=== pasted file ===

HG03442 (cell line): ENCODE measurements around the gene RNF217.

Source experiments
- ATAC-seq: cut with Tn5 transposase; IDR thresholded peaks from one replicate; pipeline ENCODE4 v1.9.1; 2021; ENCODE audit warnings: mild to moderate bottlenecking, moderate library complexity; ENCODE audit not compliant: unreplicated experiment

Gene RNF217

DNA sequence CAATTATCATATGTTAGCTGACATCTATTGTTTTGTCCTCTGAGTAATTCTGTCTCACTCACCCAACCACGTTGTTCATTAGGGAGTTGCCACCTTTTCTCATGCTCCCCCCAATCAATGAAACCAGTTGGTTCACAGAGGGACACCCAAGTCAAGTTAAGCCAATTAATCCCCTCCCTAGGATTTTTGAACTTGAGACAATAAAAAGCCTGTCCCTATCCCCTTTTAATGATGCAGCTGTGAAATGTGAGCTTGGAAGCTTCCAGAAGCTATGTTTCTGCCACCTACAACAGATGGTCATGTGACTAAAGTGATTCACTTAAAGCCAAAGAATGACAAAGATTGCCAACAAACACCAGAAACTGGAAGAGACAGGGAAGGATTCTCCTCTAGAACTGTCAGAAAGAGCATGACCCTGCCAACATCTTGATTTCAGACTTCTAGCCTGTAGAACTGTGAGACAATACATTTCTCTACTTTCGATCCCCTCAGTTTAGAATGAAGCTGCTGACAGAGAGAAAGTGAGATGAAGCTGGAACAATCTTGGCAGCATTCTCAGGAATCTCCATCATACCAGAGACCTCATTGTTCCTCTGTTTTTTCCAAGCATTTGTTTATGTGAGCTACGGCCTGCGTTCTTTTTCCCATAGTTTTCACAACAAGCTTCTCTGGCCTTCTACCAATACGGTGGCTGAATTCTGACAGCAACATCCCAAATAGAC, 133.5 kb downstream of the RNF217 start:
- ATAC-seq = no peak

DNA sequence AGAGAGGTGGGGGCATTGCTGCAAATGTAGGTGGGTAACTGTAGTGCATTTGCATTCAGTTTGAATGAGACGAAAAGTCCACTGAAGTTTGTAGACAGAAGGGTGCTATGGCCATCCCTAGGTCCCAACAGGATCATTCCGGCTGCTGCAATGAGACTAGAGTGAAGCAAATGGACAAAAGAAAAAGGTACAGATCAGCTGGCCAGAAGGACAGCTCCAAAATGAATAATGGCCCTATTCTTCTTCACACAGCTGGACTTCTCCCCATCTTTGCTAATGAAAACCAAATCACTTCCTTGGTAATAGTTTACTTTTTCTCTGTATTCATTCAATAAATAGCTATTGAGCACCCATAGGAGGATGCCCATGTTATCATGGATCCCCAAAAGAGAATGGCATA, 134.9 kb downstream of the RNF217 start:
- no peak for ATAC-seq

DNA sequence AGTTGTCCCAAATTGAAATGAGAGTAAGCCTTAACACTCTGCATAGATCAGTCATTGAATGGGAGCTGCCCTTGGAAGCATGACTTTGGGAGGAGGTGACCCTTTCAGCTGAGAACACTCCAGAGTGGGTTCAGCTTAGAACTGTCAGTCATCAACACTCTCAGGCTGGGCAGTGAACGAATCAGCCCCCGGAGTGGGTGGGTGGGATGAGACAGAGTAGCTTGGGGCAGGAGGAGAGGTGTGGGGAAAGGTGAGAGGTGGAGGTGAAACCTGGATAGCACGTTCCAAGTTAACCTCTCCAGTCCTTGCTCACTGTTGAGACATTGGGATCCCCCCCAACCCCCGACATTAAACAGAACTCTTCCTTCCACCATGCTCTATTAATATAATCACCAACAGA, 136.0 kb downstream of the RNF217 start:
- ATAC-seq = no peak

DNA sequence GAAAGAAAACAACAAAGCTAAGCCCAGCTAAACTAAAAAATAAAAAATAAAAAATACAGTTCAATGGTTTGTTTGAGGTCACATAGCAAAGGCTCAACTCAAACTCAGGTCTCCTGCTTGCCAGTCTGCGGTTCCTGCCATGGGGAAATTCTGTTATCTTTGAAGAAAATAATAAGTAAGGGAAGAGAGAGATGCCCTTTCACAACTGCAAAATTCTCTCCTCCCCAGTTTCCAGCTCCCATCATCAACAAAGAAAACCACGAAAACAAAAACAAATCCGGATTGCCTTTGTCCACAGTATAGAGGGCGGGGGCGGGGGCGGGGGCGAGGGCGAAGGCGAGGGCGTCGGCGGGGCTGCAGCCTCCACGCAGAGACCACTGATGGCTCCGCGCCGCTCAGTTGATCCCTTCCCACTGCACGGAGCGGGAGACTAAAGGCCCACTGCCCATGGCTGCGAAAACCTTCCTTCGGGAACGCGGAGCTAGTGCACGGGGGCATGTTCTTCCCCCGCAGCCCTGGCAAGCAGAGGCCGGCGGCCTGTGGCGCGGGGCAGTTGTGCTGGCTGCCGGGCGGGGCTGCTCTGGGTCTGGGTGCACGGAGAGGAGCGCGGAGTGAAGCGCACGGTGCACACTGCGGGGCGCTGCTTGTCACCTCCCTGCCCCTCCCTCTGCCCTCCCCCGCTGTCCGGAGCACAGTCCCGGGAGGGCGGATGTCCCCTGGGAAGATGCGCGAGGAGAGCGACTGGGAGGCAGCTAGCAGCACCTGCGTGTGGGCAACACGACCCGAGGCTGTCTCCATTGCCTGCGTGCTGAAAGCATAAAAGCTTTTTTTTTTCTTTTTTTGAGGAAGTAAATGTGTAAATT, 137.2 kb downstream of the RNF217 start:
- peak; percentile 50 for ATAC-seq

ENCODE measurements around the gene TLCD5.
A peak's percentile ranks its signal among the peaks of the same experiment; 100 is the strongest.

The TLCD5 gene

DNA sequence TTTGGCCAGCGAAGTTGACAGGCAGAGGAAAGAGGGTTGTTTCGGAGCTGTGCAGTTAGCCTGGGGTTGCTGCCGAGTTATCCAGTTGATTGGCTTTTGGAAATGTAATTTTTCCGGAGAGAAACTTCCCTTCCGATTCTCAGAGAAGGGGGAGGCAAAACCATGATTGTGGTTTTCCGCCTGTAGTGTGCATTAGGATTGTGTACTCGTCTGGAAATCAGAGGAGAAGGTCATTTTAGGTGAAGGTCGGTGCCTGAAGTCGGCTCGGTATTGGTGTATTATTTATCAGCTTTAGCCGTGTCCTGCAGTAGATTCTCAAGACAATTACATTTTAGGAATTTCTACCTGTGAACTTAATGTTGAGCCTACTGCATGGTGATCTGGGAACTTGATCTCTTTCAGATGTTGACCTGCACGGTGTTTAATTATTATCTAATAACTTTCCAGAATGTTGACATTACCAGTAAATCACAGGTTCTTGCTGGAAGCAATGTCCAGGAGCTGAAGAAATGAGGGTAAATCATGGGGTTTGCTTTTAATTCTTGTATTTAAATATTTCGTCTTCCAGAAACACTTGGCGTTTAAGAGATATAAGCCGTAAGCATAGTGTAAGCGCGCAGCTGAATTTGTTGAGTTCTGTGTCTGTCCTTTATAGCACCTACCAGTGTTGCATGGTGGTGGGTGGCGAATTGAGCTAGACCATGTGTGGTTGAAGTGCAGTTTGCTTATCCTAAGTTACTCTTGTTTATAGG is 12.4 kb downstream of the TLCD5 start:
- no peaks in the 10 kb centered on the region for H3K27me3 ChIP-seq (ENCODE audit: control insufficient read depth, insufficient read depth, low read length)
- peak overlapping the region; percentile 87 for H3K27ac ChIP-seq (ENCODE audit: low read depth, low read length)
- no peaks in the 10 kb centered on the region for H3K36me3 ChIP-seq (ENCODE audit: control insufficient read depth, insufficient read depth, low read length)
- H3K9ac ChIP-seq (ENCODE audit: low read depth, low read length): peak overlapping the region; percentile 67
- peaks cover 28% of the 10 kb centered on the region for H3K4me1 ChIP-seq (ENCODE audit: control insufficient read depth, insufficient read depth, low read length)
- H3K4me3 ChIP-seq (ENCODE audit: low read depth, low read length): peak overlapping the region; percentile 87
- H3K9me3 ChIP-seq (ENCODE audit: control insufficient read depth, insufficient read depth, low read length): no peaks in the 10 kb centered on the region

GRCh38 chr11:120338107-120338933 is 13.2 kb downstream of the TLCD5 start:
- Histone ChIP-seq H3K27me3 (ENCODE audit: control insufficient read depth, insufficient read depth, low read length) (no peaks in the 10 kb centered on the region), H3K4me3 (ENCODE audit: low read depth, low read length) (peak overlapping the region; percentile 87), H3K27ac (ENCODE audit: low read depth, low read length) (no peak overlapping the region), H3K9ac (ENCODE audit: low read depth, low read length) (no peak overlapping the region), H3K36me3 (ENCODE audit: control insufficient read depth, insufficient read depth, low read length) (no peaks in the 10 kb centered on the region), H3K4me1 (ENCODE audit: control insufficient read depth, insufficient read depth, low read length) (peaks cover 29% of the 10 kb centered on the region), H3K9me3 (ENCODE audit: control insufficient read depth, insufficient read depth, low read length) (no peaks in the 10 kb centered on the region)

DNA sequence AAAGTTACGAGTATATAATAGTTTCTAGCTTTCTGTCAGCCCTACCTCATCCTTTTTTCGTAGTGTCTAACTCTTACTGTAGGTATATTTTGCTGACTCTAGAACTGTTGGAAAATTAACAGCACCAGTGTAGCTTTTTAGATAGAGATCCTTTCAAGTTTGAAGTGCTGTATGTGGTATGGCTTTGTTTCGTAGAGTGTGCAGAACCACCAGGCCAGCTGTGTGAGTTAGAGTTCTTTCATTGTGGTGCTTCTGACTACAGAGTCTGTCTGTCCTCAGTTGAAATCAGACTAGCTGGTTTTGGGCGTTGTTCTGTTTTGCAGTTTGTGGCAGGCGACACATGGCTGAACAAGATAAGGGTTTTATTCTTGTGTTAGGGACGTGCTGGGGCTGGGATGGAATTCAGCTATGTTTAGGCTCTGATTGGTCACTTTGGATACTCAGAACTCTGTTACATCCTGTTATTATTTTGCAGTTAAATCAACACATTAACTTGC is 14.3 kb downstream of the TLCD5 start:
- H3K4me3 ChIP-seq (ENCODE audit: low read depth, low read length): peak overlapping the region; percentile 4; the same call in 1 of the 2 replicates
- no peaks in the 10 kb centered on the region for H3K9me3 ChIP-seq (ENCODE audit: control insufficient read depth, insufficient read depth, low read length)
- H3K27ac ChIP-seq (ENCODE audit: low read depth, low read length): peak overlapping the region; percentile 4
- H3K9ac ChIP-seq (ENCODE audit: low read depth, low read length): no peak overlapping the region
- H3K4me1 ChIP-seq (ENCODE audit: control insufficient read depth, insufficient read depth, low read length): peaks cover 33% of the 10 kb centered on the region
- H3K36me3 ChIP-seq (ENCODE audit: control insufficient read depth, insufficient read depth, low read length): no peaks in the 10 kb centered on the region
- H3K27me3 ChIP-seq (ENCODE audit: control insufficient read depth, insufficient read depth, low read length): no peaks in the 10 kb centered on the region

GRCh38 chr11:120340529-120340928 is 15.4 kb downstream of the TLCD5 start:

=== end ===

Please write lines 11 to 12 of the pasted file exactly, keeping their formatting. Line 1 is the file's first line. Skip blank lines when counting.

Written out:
DNA sequence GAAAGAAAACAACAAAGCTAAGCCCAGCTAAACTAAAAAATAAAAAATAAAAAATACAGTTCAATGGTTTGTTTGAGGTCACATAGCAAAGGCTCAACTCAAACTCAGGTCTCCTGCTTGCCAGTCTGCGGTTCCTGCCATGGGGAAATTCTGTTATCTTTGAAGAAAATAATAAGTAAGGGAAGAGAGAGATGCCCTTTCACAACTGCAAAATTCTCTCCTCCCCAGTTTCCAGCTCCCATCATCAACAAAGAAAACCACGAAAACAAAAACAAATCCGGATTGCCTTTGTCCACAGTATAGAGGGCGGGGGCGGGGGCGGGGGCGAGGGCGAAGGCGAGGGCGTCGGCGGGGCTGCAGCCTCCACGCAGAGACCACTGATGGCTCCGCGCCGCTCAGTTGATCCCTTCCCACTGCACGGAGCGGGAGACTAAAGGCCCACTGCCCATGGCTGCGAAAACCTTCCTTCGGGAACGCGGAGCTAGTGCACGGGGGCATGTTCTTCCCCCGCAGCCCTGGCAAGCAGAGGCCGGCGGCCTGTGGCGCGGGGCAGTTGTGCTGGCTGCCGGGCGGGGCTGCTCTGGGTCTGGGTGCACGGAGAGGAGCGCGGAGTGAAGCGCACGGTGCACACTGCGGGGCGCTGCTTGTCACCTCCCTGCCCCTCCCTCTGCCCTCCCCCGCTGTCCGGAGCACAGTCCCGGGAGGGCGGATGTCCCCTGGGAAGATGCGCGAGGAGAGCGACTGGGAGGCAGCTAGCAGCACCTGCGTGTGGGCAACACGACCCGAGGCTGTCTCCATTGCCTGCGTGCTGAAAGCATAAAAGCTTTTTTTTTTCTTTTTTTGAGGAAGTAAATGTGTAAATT, 137.2 kb downstream of the RNF217 start:
- peak; percentile 50 for ATAC-seq